An engraving depicting the biblical story of King David being scolded by Nathan, the court prophet. Dated 19th century. (Photo by: Universal History Archive/Universal Images Group via Getty Images)

It’s one thing to speak the truth to people in power when you have nothing to lose. It’s quite another to speak the truth when you have everything to lose. The Old Testament prophet Nathan faced the prospect of losing everything, including his life, if he spoke the truth to the most powerful man in Israel. Yet that was exactly what God called him to do.

Nathan served as the court prophet of King David. He relayed messages from the Lord and acted as a spiritual adviser to the king. Nothing in his experience, however, prepared him for the assignment God gave him in 2 Samuel 12.

God sent Nathan to confront David about his adulterous affair with a woman named Bathsheba. Nathan had no way of knowing how David would react to such a confrontation. After all, David was not just the king; he was also a skilled warrior. He had a warrior’s mentality. He also had legions of dangerous men ready to do whatever he asked. One word from him could mean death to anyone who displeased him.

Uriah discovered that truth the hard way. Uriah was Bathsheba’s soldier husband, who was away at war when the king began his affair with Bathsheba. When Bathsheba’s pregnancy threatened to reveal the affair, David desperately looked for a way to avoid a public scandal.

The plan he eventually settled on required that he arrange to have Uriah killed in battle. That way, David could quickly marry the widowed Bathsheba and establish a plausible-and acceptable-timeline for her pregnancy. No one would be the wiser.

Except Nathan.

Surely the thought crossed Nathan’s mind that if David had been willing to kill one of his most loyal soldiers in order to cover up his transgression, he wouldn’t hesitate to do the same to a nosy prophet.

But Nathan would not be dissuaded from his task. His concern wasn’t for his safety but for the effectiveness of his presentation. He had one chance to speak God’s truth to someone who desperately needed to hear it, and he was determined to give his best to the effort.

Nathan didn’t barge in to the king’s palace, shouting accusations and demanding repentance. He didn’t publicly shame or embarrass David. He didn’t antagonize him by listing the many ways he’d failed his people.

Instead, Nathan told David a parable about a rich man who owned many sheep and cattle and a poor man who owned only one ewe lamb. The poor man loved the lamb dearly and treated it as a family member. He shared his food with the lamb and let it drink from his cup and sleep in his arms.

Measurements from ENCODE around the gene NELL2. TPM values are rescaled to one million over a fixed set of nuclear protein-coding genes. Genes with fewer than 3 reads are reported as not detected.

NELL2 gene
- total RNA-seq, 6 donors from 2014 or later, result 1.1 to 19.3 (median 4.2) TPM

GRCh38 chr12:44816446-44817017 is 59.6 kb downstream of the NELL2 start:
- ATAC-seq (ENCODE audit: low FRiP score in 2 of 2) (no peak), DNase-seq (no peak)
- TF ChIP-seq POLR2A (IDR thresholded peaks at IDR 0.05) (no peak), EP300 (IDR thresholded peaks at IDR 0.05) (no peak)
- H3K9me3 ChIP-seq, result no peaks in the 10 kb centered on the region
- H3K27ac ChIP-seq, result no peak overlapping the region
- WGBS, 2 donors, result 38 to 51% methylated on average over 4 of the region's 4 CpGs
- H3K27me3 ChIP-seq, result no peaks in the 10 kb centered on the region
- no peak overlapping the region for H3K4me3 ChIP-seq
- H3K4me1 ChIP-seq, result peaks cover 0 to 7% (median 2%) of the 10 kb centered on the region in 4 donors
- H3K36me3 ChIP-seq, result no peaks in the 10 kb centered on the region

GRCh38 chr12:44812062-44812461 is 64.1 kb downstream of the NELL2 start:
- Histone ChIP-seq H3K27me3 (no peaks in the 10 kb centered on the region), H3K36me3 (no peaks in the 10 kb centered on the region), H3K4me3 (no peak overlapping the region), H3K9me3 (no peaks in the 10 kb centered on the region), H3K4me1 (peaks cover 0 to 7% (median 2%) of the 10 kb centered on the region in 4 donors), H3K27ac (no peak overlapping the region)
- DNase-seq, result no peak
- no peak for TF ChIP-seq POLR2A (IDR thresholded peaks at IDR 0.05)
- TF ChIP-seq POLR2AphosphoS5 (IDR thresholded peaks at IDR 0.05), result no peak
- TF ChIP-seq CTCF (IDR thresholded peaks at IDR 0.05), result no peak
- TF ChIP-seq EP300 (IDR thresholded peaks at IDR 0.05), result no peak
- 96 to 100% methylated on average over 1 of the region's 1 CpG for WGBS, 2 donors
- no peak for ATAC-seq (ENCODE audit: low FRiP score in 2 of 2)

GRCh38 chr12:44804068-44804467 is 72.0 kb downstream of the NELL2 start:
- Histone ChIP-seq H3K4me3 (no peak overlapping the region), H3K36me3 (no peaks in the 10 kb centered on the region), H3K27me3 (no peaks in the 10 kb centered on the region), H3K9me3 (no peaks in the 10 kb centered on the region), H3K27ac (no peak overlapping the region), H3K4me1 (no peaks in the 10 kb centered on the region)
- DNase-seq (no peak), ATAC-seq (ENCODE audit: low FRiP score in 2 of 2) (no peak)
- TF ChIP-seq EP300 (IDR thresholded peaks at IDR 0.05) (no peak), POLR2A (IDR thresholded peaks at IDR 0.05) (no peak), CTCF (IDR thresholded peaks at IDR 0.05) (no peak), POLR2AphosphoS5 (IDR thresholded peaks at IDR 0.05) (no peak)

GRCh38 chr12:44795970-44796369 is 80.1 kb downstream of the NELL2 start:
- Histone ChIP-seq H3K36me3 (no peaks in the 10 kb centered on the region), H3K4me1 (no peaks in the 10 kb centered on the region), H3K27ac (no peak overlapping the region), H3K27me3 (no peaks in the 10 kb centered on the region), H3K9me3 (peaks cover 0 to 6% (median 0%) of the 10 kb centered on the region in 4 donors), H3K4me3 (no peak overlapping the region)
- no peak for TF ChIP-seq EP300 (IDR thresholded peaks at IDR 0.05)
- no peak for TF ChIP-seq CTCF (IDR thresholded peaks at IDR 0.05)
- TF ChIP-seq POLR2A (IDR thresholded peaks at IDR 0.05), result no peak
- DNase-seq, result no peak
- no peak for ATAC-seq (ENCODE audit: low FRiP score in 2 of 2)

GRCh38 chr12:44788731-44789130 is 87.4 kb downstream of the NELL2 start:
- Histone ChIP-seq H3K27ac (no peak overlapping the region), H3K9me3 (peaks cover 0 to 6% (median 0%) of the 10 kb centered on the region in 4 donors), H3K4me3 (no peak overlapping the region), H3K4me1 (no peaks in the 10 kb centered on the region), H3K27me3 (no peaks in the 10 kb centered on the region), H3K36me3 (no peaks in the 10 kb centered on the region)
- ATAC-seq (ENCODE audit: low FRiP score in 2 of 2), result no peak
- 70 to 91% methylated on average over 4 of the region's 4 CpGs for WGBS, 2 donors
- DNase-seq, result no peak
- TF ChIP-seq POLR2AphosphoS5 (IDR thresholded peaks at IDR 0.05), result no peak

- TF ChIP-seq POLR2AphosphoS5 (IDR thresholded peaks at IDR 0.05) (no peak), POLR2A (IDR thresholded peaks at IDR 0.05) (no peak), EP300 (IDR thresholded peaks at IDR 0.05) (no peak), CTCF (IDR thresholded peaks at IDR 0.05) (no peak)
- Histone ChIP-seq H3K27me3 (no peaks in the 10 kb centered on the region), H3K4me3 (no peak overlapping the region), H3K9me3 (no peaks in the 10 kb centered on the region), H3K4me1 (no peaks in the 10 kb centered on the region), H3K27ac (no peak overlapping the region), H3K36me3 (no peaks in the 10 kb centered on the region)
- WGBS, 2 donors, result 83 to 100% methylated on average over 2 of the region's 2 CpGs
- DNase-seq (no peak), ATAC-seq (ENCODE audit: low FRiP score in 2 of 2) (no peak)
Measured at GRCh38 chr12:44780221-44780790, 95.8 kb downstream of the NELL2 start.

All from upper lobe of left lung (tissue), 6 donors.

One day a traveler arrived at the rich man’s house. As was the custom of the day, the rich man entertained his guest by preparing a lavish meal. But he couldn’t bring himself to use one of his own sheep or cattle for the feast. So he took the poor man’s lamb, killed it, and served it to his guest.

To say that Nathan’s story had its intended effect would be an understatement. Second Samuel 12:5-10 picks up the account from there.

David was infuriated with the man and said to Nathan: “As the LORD lives, the man who did this deserves to die! Because he has done this thing and shown no pity, he must pay four lambs for that lamb.”

Nathan replied to David, “You are the man! This is what the LORD God of Israel says: “I anointed you king over Israel, and I delivered you from the hand of Saul. I gave your master’s house to you and your master’s wives into your arms, and I gave you the house of Israel and Judah, and if that was not enough, I would have given you even more. Why then have you despised the command of the LORD by doing what I consider evil? You struck down Uriah the Hittite with the sword and took his wife as your own wife-you murdered him with the Ammonite’s sword. Now therefore, the sword will never leave your house because you despised Me and took the wife of Uriah the Hittite to be your own wife.'”

Nathan’s boldness and creativity cause David to recognize the gravity of his sin and to repent. Nathan spoke the truth to a person in power without worrying about the repercussions-and he did so in a way that would have great impact. That’s why his story stands as an inspiration and an example to be followed by God’s people today.

2 Samuel 12:1“So the LORD sent Nathan to David.”

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